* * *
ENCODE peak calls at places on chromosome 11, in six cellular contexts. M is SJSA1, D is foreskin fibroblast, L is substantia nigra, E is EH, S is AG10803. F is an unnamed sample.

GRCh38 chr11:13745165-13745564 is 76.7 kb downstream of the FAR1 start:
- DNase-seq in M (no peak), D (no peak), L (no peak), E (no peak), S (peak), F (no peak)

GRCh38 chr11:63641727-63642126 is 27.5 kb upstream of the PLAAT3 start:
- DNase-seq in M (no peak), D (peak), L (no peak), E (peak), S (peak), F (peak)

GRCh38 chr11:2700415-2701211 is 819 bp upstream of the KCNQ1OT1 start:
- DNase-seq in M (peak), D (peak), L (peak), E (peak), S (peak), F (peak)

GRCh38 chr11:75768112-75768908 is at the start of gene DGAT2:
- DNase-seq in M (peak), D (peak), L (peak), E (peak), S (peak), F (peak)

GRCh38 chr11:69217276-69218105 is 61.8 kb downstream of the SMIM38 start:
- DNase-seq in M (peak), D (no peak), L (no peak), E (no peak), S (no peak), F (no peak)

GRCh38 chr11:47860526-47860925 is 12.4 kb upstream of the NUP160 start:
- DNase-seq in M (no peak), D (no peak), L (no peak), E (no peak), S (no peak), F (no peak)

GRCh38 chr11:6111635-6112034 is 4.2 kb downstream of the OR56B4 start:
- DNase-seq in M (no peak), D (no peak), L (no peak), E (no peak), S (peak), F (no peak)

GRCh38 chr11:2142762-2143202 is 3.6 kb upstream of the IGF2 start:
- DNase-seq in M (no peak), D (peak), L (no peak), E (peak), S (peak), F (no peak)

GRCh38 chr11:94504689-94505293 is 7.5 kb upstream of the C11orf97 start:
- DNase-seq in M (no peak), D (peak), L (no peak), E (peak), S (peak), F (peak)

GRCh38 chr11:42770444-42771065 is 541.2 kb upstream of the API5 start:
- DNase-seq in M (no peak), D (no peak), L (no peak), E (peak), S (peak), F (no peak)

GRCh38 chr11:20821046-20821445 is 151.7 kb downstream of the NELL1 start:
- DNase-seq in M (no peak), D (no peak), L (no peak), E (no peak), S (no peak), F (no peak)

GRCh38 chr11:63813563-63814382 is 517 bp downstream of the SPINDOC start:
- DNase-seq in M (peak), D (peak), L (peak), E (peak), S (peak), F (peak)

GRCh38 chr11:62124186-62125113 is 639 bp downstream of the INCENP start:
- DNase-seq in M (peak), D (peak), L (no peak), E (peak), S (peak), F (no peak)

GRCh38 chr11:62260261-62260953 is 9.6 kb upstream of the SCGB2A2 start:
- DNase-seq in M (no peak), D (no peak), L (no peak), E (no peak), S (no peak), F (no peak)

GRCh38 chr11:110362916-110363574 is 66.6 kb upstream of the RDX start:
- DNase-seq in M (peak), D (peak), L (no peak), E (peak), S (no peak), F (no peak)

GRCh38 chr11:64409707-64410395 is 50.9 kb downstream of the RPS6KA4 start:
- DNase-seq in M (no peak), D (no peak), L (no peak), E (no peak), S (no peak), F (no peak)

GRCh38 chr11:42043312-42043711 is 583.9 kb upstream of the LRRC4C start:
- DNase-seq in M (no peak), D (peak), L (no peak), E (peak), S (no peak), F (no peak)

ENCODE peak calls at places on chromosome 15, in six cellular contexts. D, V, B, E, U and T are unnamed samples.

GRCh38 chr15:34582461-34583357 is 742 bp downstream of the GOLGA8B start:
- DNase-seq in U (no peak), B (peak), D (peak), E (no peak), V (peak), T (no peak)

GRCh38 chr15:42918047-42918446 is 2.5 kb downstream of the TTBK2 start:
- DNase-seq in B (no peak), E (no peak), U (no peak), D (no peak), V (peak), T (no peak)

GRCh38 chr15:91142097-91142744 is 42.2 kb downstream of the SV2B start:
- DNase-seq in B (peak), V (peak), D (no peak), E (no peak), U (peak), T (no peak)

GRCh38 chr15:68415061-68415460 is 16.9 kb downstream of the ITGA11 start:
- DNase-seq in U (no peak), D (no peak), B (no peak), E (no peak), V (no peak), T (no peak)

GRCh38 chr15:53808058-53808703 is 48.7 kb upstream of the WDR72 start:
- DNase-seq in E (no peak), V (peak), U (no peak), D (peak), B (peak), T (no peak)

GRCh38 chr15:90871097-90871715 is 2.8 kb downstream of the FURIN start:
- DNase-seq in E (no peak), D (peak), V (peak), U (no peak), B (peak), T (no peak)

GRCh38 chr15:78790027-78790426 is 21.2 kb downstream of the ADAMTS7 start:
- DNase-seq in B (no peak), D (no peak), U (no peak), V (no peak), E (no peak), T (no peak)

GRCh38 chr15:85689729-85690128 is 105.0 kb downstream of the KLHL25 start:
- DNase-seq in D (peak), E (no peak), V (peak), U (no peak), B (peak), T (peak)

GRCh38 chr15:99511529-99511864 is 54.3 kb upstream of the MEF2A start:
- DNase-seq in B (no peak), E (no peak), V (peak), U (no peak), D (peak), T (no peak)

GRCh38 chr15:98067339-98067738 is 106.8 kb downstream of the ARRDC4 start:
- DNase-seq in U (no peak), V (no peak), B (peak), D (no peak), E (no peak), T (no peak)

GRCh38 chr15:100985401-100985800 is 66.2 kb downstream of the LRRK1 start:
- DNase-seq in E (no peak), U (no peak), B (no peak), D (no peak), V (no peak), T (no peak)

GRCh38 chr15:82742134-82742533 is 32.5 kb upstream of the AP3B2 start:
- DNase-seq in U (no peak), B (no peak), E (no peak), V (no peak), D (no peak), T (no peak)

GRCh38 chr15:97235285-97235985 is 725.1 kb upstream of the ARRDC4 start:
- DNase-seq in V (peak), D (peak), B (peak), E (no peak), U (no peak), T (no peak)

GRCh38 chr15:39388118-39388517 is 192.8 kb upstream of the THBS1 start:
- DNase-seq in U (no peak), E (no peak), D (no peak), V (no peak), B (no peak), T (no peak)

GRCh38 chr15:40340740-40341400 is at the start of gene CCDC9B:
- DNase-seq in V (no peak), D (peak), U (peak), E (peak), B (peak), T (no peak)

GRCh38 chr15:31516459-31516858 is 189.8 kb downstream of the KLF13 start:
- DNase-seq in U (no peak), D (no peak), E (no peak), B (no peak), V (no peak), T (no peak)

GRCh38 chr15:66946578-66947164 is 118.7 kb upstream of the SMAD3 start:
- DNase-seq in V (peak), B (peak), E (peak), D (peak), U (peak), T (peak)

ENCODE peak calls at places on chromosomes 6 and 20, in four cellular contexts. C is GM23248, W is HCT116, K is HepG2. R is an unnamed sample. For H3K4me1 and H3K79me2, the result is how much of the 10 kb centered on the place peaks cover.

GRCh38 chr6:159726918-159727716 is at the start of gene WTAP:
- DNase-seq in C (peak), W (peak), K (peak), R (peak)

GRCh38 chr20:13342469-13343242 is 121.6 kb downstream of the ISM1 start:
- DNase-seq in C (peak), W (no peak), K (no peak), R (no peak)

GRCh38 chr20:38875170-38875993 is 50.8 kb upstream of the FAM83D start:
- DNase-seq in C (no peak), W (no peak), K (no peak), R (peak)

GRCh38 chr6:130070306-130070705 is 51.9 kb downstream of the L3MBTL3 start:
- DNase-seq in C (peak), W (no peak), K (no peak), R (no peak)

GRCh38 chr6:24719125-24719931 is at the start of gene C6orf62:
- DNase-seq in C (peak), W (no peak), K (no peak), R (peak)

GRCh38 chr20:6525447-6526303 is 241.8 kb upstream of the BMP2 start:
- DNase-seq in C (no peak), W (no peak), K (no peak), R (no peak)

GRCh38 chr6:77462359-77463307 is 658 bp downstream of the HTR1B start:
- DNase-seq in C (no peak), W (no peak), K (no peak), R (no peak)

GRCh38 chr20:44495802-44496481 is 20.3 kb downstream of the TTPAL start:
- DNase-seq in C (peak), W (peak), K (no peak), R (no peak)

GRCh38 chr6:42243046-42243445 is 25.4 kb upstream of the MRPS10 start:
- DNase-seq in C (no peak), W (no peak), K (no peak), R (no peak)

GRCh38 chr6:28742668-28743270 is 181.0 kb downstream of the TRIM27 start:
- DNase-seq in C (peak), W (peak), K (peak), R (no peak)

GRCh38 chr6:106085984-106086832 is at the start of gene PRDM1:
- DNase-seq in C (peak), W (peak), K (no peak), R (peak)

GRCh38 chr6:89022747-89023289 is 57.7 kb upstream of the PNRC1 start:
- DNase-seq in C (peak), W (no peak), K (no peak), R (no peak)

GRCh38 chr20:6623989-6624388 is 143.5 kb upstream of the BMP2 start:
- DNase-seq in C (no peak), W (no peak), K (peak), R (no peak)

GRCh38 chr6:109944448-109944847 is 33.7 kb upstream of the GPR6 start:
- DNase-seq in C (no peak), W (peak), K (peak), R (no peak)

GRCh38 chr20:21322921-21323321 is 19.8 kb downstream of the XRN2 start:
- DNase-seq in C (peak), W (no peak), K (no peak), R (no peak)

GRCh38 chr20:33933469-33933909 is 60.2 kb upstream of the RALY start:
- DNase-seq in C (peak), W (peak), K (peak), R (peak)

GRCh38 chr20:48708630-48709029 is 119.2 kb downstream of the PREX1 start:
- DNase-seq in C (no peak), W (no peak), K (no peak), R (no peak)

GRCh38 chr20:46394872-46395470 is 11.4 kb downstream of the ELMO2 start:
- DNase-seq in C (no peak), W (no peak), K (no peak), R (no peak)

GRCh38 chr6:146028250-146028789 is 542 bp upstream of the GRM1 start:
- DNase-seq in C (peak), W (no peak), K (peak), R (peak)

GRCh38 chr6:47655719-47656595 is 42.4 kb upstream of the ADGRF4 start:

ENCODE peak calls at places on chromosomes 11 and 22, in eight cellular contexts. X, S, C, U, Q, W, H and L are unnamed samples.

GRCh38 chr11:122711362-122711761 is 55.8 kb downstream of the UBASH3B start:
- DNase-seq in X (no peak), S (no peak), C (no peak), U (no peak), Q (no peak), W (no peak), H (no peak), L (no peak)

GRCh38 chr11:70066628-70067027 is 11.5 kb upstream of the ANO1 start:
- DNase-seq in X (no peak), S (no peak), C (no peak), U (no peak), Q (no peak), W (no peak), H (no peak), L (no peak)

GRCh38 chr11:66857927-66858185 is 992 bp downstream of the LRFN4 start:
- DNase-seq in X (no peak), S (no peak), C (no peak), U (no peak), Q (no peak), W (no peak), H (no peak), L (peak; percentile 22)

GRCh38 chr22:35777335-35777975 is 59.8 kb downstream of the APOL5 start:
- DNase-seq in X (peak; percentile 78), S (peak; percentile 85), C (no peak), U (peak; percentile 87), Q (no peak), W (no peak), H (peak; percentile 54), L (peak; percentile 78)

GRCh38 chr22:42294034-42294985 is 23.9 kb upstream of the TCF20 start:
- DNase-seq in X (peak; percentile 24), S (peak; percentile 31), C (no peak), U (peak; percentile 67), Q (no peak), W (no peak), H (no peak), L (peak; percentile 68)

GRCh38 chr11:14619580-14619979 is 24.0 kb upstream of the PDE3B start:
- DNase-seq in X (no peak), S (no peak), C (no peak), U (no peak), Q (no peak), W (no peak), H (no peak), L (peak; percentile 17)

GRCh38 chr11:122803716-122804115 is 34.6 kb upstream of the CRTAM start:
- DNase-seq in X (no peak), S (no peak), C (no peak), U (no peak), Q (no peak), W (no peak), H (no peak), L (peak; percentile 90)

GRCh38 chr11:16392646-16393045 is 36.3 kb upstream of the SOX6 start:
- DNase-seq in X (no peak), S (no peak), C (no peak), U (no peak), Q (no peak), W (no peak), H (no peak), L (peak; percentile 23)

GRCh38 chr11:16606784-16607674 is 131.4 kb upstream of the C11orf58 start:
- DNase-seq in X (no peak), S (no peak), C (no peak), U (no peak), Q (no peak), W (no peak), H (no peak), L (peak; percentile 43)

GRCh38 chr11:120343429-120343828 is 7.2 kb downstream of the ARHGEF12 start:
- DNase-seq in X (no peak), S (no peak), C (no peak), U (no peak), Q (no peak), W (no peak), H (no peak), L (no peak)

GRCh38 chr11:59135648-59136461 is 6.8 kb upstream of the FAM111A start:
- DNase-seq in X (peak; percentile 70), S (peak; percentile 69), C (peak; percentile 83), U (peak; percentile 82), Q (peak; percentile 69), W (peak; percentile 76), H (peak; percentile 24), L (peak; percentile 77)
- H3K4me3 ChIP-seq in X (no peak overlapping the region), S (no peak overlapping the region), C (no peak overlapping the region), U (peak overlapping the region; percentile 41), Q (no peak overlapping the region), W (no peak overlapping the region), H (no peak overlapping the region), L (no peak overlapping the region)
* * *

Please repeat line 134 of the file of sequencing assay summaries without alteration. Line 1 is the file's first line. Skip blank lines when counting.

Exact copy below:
- H3K4me3 ChIP-seq in X (no peak overlapping the region), S (no peak overlapping the region), C (no peak overlapping the region), U (peak overlapping the region; percentile 41), Q (no peak overlapping the region), W (no peak overlapping the region), H (no peak overlapping the region), L (no peak overlapping the region)